His face has appeared on T-shirts, postage stamps, jigsaw puzzles, posters, and an Andy Warhol print. A celebrity and a tourist attraction who attended three World's Fairs and rode in President Theodore Roosevelt's inaugural parade, he is a character in such classic westerns as Stagecoach and Broken Arrow. His name was used in the daring military operation that killed Osama bin Laden in 2011, and rumors about the location of his skull at a Yale University club have circulated for a century. These are just a few of the ways that the Apache shaman and war leader known to Anglo-Americans as Geronimo has remained alive in the mainstream American imagination and beyond.
Clements's study samples the repertoire of Geronimo stories and examines Americans' changing sense of Geronimo in terms of traditional patterns--trickster social bandit, patriot chief, sage elder, and culture hero. He looks at the ways in which Geronimo tried with mixed results to maintain control of his own image during more than twenty years in which he was a prisoner of war. Also examined are Geronimo's ostensible conversion to Christianity and his image in photography and literature.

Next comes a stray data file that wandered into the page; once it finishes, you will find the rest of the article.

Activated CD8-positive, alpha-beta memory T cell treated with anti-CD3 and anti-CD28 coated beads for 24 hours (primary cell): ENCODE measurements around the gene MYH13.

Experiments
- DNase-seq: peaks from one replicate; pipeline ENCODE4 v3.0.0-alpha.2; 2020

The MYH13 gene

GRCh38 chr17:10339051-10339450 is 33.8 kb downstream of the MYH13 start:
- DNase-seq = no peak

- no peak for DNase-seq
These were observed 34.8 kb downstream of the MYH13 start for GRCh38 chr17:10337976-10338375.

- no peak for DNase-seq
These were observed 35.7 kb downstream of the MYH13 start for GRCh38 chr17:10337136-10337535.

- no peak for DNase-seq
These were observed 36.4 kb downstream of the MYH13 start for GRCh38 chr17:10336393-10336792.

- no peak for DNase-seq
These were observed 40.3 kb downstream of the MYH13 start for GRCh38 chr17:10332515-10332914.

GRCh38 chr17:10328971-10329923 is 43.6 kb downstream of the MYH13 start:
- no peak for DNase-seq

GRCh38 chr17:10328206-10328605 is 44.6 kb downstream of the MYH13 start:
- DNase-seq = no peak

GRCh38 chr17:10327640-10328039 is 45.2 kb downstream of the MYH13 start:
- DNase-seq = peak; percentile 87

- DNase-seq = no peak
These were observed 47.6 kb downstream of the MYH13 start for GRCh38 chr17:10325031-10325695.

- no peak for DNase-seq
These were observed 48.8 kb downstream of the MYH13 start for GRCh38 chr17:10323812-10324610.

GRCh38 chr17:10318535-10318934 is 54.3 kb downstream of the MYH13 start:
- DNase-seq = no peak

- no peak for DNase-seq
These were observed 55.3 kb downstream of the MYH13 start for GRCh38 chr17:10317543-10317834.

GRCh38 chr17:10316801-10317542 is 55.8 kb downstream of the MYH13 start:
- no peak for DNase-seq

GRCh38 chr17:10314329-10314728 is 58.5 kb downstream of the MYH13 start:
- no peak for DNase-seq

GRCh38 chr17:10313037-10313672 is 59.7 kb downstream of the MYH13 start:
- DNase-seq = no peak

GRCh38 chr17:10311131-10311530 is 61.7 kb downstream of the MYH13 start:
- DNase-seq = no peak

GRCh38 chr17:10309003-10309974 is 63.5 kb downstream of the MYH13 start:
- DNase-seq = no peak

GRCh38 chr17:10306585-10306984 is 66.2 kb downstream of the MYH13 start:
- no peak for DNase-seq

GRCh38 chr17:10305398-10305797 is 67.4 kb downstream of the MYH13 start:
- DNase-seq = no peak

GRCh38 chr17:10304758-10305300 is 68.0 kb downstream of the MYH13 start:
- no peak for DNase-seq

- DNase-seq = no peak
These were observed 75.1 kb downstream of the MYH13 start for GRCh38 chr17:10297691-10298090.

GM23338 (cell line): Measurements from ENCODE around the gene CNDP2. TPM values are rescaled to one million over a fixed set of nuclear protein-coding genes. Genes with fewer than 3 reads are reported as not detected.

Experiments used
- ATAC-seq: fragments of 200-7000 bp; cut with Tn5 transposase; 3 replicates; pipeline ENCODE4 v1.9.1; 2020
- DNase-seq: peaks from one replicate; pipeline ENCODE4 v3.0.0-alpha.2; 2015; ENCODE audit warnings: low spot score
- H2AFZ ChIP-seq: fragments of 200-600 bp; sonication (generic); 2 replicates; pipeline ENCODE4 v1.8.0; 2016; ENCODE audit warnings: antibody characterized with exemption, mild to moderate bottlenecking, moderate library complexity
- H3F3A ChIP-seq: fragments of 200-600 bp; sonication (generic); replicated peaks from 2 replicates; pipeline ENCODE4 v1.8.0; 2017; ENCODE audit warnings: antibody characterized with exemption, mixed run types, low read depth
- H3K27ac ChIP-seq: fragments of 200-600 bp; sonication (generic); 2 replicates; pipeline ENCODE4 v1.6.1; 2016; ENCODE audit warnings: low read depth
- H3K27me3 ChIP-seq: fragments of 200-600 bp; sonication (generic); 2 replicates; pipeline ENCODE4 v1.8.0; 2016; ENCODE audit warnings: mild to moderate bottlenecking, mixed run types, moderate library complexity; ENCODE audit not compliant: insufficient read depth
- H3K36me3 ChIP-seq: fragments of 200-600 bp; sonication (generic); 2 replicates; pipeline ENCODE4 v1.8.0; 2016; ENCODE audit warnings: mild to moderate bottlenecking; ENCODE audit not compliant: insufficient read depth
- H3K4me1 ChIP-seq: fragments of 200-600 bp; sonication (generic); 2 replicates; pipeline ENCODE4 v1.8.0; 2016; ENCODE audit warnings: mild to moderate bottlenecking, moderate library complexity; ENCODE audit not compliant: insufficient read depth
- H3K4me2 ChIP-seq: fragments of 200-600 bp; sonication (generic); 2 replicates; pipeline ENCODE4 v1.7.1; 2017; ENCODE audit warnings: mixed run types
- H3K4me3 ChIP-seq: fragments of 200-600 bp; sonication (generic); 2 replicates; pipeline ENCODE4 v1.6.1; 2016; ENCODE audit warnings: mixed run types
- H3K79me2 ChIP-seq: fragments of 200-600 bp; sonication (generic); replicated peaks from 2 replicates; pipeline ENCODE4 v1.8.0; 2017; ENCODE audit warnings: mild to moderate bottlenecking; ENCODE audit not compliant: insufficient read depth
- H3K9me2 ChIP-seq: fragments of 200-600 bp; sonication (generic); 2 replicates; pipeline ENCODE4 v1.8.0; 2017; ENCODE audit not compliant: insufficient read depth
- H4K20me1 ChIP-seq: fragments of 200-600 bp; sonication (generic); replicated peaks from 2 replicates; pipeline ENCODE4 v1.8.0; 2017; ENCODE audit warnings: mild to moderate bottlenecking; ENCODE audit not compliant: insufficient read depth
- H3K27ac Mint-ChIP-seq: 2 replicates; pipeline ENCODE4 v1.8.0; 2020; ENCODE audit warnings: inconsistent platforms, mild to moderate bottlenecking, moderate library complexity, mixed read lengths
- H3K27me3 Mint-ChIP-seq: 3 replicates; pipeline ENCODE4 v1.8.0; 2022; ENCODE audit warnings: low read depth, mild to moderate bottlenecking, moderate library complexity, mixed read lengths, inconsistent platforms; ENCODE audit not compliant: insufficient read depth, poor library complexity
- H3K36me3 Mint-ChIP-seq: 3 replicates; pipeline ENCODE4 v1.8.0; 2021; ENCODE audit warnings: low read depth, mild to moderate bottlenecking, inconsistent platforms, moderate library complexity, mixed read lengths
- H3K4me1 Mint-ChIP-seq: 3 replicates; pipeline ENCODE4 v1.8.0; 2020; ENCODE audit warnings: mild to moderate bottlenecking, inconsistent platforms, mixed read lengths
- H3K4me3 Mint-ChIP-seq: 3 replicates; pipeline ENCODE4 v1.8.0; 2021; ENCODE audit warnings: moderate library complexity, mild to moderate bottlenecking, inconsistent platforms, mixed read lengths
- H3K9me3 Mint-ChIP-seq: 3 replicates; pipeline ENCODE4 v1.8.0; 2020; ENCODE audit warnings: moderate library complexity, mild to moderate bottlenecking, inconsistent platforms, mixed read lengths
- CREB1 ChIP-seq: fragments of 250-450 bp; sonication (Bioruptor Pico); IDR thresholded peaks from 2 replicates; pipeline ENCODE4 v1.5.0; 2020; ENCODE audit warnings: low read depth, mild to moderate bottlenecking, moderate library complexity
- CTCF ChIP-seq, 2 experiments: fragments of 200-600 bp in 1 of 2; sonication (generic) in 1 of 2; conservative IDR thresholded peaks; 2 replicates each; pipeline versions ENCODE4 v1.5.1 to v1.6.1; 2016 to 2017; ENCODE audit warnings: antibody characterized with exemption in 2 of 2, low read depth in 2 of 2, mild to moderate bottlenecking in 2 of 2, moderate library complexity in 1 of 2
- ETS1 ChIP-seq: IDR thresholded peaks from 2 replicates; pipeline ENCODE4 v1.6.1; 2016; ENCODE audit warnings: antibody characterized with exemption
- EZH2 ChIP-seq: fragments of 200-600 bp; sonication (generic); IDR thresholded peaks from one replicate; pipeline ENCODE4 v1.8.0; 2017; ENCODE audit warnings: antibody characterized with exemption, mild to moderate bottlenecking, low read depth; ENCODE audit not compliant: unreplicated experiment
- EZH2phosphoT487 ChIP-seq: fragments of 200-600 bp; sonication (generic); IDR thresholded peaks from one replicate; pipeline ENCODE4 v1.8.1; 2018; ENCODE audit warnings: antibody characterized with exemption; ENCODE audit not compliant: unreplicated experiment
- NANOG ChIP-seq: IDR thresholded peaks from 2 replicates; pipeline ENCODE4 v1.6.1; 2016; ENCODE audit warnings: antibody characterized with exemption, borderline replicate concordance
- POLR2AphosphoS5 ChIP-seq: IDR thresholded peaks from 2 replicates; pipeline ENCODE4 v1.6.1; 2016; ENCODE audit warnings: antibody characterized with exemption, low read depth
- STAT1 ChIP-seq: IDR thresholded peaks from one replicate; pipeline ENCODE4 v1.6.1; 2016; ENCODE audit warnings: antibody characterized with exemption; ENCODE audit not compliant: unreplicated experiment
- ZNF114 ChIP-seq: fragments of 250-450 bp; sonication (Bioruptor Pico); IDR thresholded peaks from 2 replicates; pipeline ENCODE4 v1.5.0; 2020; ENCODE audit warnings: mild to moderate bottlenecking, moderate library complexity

William M. Clements taught cultural anthropology, folklore studies, literature, and American Indian studies at Arkansas State University. A Fellow of the American Folklore Society, he has published several books, articles, book chapters, and reviews in folklore, popular culture, history, literature, and American Indian studies.